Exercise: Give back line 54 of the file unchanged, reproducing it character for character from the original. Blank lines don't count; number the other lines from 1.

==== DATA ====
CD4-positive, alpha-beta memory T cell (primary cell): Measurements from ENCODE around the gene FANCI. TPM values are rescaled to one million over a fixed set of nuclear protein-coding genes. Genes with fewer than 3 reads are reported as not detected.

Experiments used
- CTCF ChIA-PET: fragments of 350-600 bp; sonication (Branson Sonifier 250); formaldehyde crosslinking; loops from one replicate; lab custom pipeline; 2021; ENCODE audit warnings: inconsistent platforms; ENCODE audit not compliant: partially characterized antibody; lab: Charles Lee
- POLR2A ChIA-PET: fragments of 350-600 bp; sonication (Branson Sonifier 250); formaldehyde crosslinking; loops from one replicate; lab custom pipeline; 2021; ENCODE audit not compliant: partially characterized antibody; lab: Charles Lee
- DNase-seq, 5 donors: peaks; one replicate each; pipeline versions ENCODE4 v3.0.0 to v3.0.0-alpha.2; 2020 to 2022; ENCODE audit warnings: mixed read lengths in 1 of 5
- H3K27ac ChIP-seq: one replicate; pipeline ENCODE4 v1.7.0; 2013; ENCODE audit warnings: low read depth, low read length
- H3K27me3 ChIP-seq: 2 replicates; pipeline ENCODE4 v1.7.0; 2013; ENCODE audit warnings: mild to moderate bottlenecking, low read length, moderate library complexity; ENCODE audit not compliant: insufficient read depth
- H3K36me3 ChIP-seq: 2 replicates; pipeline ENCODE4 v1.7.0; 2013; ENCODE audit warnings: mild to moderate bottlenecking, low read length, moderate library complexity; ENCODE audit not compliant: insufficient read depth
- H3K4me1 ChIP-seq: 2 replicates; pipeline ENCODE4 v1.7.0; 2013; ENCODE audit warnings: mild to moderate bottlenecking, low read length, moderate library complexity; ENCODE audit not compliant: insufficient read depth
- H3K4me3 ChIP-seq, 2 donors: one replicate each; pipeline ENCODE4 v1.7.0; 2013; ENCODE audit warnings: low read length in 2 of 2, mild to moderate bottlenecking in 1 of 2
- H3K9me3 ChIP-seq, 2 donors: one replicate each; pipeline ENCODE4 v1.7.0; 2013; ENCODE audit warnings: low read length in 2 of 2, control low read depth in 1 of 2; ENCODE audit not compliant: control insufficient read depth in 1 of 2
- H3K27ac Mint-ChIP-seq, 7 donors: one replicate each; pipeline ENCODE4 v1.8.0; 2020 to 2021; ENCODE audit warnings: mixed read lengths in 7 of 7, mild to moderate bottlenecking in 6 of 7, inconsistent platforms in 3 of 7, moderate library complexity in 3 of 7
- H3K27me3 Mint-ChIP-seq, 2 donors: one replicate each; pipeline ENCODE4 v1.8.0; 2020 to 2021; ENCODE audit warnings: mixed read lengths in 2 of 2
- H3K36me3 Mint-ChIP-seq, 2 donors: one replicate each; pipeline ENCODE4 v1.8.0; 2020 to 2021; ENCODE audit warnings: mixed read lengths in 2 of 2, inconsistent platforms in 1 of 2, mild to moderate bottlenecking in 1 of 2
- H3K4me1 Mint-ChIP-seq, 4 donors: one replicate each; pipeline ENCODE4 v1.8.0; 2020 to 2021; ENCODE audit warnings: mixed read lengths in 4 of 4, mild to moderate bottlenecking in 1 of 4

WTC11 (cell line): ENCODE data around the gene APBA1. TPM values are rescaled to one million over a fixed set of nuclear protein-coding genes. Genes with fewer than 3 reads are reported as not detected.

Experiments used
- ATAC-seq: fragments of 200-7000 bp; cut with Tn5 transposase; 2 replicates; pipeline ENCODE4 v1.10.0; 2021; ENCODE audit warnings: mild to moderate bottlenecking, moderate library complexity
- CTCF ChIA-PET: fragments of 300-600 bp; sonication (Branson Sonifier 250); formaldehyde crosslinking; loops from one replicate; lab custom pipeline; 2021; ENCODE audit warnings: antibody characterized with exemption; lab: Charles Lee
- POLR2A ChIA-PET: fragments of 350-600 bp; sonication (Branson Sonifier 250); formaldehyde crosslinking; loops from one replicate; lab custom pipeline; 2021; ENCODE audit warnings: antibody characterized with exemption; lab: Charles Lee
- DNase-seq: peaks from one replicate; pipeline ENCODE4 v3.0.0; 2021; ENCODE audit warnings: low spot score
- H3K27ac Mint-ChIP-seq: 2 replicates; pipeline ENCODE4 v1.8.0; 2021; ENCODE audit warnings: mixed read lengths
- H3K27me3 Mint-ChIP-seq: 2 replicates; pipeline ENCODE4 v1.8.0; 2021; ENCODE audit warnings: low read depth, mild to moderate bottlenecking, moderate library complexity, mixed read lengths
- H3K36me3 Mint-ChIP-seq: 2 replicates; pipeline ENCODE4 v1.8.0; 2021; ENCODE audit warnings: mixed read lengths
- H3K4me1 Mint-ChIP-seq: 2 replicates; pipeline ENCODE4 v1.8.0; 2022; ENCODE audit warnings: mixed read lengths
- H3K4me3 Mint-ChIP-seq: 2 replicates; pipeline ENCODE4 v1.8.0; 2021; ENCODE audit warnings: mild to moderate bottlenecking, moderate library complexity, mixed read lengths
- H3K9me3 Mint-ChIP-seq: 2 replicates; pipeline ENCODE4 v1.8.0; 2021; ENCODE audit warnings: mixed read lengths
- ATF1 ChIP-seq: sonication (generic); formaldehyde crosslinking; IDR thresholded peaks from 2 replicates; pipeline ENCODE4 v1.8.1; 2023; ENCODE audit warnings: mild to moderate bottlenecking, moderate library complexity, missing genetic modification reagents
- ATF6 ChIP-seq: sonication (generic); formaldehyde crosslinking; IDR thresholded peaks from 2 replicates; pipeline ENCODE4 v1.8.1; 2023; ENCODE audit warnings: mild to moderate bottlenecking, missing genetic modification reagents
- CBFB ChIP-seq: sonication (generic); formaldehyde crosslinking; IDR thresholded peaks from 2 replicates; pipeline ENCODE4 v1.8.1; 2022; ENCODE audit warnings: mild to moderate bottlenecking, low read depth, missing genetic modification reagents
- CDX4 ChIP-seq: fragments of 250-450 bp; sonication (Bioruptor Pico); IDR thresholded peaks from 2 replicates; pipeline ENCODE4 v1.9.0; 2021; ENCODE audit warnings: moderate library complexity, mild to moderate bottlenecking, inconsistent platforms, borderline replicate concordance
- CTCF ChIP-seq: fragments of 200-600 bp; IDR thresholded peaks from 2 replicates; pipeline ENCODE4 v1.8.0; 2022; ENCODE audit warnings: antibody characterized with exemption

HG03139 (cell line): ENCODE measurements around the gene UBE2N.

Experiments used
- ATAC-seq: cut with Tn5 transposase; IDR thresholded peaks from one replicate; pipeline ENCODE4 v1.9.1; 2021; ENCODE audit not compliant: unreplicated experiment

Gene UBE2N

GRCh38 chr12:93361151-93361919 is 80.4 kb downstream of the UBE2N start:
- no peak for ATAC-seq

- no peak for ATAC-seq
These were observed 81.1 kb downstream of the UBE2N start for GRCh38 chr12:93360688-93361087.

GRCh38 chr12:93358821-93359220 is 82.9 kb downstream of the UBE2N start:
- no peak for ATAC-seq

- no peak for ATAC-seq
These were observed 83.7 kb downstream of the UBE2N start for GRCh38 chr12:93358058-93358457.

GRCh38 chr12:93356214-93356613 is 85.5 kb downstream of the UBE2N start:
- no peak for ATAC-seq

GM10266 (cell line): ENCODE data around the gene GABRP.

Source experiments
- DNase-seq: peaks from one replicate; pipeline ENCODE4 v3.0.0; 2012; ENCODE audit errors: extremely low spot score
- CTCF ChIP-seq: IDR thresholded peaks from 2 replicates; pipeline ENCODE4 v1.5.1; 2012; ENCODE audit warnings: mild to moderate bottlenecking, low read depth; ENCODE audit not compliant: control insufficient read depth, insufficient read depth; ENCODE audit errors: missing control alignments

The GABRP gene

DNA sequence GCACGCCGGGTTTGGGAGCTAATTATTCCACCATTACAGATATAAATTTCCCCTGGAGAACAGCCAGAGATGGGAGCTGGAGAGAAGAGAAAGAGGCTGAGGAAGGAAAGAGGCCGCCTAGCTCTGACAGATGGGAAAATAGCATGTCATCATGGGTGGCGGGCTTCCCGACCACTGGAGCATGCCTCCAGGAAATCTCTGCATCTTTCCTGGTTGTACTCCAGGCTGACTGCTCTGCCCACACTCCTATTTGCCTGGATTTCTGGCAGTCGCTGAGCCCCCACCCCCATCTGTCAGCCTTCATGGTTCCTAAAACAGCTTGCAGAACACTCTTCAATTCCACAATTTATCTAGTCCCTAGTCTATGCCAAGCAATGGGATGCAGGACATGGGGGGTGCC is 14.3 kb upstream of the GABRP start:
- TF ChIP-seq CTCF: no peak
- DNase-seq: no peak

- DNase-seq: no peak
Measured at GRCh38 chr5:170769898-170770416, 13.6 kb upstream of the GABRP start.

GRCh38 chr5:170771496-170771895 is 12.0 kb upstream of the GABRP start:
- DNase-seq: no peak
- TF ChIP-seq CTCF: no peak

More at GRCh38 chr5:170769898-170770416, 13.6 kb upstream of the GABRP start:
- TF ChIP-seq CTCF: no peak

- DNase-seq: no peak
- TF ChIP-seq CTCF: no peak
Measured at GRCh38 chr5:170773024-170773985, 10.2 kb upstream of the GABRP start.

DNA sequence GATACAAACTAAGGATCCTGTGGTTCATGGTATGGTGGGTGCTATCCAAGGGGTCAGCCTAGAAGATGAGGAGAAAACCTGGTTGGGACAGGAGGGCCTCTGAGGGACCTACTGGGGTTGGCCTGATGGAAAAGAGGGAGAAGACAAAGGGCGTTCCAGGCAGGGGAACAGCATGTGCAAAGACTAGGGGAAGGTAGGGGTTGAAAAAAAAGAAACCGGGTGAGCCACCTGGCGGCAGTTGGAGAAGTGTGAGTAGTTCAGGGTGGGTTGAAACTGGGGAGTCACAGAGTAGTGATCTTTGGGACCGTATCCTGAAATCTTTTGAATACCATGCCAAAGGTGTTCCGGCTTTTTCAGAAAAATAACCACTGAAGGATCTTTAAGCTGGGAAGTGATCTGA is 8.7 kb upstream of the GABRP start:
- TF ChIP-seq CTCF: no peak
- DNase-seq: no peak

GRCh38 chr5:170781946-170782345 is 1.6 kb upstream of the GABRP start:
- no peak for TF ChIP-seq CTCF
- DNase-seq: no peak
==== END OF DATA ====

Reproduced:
- DNase-seq: no peak